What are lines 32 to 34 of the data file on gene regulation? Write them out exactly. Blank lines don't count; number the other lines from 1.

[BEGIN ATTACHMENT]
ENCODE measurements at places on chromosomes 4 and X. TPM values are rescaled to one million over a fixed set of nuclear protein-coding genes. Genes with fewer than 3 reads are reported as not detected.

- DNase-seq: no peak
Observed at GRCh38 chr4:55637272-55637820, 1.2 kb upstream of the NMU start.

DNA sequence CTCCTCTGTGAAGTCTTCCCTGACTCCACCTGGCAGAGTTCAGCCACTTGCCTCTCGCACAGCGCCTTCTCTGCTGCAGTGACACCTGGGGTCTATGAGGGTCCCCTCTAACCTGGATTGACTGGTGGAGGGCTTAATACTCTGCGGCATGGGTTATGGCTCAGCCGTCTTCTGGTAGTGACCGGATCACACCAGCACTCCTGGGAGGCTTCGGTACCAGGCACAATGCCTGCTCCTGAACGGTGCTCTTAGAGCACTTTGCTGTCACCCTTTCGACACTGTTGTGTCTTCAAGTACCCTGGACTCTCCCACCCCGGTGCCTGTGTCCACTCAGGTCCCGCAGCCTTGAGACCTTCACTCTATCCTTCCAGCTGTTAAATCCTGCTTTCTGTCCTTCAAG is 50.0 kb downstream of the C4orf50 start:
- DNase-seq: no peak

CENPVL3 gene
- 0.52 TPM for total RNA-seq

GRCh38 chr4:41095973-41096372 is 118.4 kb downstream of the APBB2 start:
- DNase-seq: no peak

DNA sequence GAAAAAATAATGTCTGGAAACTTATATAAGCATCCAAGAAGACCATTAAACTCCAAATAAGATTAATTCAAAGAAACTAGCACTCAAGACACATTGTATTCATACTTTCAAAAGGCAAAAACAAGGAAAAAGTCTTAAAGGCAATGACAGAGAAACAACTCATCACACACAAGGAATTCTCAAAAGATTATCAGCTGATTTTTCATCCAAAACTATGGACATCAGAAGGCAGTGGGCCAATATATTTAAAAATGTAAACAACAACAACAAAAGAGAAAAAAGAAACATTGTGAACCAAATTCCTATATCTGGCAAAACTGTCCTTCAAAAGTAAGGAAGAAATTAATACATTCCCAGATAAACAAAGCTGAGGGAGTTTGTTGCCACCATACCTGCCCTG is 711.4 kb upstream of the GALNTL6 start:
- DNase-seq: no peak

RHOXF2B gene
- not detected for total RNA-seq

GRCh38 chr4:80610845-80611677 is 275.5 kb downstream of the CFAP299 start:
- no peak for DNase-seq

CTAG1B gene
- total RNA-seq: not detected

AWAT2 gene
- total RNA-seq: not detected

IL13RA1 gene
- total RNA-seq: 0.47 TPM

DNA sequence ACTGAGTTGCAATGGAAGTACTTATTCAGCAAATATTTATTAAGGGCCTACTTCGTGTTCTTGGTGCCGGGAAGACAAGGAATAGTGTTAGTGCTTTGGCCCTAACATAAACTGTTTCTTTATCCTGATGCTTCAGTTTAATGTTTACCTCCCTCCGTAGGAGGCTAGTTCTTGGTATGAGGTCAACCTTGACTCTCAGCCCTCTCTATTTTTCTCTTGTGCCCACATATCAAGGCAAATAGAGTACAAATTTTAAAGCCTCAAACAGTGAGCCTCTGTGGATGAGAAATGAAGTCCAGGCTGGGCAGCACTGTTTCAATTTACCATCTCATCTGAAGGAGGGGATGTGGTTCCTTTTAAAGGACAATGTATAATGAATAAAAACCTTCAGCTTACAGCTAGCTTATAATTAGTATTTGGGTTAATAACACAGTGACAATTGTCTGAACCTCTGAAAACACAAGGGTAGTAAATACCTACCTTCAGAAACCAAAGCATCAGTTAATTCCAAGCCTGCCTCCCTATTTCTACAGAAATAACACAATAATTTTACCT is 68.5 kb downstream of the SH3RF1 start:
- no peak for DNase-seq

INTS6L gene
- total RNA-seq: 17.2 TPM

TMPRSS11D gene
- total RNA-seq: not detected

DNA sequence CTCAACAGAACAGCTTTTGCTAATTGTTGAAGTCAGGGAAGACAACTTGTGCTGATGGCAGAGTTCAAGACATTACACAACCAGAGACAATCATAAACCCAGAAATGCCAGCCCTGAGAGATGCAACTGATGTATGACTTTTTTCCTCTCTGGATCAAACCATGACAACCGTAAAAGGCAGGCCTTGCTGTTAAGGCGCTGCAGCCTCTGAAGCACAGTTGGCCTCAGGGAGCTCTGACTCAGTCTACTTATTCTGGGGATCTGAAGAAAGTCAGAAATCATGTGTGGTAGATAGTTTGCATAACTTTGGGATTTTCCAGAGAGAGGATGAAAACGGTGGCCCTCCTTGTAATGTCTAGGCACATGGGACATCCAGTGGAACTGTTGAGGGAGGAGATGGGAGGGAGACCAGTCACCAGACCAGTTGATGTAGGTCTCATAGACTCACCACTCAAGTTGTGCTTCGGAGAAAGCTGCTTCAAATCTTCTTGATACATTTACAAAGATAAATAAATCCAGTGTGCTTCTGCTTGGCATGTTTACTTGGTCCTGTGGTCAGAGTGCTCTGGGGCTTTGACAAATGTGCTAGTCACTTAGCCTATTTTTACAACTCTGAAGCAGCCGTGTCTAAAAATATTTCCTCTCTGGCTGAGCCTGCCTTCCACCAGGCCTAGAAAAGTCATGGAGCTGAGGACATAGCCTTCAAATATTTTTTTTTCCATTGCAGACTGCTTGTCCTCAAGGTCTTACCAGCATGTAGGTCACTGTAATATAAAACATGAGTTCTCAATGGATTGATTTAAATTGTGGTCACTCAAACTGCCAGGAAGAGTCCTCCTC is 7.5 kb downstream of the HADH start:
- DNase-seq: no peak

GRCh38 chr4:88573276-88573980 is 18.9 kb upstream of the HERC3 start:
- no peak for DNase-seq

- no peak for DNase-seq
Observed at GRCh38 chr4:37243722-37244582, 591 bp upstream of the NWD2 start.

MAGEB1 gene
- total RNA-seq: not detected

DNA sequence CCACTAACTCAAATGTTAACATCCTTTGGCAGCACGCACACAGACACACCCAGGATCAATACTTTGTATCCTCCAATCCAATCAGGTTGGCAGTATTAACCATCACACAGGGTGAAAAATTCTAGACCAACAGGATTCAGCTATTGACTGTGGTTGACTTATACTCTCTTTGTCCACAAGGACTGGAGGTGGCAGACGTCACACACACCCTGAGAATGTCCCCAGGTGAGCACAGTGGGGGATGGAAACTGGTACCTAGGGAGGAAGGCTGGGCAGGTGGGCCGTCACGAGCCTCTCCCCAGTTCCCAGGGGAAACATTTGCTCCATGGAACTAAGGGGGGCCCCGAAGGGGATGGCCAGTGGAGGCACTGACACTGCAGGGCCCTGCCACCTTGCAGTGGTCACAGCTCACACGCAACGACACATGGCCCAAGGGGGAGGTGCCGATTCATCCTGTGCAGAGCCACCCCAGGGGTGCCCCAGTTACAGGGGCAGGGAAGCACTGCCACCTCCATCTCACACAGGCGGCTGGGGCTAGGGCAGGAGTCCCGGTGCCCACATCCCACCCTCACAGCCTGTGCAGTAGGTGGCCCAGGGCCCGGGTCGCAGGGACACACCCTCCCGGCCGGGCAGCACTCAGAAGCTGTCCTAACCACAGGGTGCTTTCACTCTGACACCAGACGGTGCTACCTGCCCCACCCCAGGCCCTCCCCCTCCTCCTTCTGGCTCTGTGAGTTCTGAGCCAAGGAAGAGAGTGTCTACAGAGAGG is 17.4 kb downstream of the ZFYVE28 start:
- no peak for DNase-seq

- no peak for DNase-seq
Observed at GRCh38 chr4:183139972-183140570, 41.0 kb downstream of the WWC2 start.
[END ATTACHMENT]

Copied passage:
- no peak for DNase-seq
Observed at GRCh38 chr4:37243722-37244582, 591 bp upstream of the NWD2 start.

MAGEB1 gene